VCs Elad Gil and Sarah Guo on the risks and rewards of funding AI: "The biggest threat to us in the short run is other people"

Last week, at our first StrictlyVC evening of the year, prominent AI investors Elad Gil and Sarah Guo joined us in San Francisco to talk about how they think about AI investing in a world where deals were getting bid up feverishly two months ago, and where reportedly, some startup teams are now looking to sell because of the costs involved with building their software.

We talked about some of their deals, whether valuations have gotten wildly ahead of themselves, and also how the two — who cohost a popular AI podcast together —  operate.

Gil, for example, has reportedly raised more than $2 billion from investors in the last couple of years, money that he is investing almost single-handedly. At the event, he declined to confirm that amount but said that he always pulls in support of some kind. For example, after a former chief of staff founded his own company, Gil hired a couple of “highly technical” hired hands to help him understand some of the new tech bubbling up. One of these is Shreyan Jain, a former software engineer at Ramp who has two computer science degrees from MIT,  and who has “built an embedding playground” with another engineer in Gil’s orbit so they can “basically swap in and out any underlying vector [database] in any embedding framework, so we can play around with different tools,” said Gil.

Gil — who also pours his own capital into deals despite raising so much from outsiders — also underscored the importance of creating clear guidelines with one’s own investors to get ahead of perceived conflicts of interest. “If you have that clarity of how you’re going to act, it makes a huge difference. It gets rid of ambiguity, it gets rid of uncertainty, it gets rid of the [bad] feelings,” he said.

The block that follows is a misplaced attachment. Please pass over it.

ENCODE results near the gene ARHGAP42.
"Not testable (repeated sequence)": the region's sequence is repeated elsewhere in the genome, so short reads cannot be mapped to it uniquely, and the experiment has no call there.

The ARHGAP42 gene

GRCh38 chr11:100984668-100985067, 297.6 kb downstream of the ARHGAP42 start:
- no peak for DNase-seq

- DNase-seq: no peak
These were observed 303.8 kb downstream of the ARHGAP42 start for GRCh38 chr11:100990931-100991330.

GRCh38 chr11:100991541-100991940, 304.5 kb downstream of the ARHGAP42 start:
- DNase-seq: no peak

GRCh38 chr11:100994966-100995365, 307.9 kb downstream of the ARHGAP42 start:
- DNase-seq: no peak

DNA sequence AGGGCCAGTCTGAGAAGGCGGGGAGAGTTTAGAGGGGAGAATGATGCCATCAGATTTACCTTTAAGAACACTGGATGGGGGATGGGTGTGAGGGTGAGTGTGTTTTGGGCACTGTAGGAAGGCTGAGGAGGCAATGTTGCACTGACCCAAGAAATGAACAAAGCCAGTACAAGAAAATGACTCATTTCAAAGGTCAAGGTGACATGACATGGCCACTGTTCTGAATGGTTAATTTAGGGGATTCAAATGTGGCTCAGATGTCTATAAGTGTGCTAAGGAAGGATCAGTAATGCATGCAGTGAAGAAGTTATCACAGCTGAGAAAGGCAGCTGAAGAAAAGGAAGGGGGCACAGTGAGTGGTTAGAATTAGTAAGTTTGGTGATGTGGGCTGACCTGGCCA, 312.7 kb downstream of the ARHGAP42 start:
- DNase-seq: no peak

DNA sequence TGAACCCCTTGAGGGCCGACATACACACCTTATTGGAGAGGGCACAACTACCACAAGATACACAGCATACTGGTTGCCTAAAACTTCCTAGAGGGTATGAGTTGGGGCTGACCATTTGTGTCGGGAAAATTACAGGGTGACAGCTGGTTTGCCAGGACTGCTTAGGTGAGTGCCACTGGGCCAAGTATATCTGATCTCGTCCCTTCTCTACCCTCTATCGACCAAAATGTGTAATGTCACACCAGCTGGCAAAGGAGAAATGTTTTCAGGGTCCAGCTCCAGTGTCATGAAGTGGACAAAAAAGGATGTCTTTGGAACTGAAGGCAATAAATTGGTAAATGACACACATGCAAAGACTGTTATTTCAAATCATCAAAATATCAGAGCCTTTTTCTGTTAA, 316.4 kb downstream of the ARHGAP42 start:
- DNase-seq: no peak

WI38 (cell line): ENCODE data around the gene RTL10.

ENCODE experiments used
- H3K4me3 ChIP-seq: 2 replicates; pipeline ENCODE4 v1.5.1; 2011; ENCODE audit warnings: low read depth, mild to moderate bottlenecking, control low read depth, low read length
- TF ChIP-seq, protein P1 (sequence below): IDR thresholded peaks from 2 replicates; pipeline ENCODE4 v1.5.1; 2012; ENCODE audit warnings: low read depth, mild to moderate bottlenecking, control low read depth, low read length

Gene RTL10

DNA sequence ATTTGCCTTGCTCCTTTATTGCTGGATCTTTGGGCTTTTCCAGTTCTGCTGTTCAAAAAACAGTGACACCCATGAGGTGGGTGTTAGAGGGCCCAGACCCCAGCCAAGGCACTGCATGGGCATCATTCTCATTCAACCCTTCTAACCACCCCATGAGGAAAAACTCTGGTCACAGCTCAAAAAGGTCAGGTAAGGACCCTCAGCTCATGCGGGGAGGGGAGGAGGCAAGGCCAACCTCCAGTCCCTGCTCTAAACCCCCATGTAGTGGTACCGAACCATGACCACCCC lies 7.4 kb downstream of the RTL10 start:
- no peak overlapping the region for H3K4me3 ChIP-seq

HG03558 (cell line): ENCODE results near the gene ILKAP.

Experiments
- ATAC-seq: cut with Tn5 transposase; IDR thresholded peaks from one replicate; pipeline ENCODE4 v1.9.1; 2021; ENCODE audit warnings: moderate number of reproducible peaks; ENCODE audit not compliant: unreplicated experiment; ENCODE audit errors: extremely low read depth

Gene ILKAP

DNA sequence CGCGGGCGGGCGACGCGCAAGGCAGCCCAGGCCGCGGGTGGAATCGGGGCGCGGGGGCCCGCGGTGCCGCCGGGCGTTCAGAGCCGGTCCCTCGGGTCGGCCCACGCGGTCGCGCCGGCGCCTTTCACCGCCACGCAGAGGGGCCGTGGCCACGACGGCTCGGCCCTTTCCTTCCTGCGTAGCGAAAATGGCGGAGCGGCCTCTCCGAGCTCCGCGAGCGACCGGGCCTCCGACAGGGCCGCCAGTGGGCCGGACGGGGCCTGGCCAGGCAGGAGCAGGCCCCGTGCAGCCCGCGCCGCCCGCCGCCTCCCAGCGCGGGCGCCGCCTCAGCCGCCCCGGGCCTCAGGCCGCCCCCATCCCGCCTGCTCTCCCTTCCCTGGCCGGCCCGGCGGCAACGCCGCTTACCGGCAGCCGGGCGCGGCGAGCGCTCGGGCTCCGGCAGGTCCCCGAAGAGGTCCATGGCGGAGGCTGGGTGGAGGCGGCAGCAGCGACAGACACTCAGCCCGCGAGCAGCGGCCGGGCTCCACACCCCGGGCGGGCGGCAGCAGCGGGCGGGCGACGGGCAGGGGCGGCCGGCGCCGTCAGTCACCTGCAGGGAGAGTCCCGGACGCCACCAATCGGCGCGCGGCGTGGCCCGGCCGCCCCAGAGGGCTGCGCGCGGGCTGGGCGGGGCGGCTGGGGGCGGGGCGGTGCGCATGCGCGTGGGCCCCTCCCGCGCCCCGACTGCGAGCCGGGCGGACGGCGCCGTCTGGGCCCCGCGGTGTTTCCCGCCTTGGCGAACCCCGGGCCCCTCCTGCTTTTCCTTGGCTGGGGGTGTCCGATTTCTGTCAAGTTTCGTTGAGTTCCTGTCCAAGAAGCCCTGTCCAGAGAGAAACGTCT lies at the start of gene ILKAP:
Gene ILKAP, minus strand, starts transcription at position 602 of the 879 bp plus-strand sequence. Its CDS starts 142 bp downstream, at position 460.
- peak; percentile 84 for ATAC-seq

Image Credits: Slava Blazer /


Guo is taking a more traditional approach with her year-old firm, Conviction. Calling it a “baby little $100 million fund” compared with Gil’s billions of assets under management, Guo says she has already brought aboard two other investors, a talent partner, and an operations person. She also said she has enough skin in the game that she doesn’t take lightly any decisions in the “relatively concentrated portfolio” that her team is building. “I’m a large investor in my own fund,” she said. “Like, I actually need the companies to work over time.”

If you want to hear more specifics about their respective approaches to funding deals (they have both invested in Harvey and Mistral, among other companies); how they protect themselves in case they fund AI tech that’s later abused; what they see as the biggest questions as it relates to today’s foundation models like GPT-4, and why Gils is so concerned with “French values,” do check out our conversation.

For what it’s worth, Gil says during this discussion that he has probably invested the most over time in the defense tech company Anduril, whose cofounder Trae Stephens, is speaking at our next StrictlyVC event in Los Angeles on February 29.

If you want to check that one out in person, you can learn more here. Our San Francisco event sold out (and was very fun). We expect this next one to sell out, too, so don’t wait too long if you’d like to come.

(Special thanks to Cloudflare for letting us use its beautiful San Francisco headquarters.)


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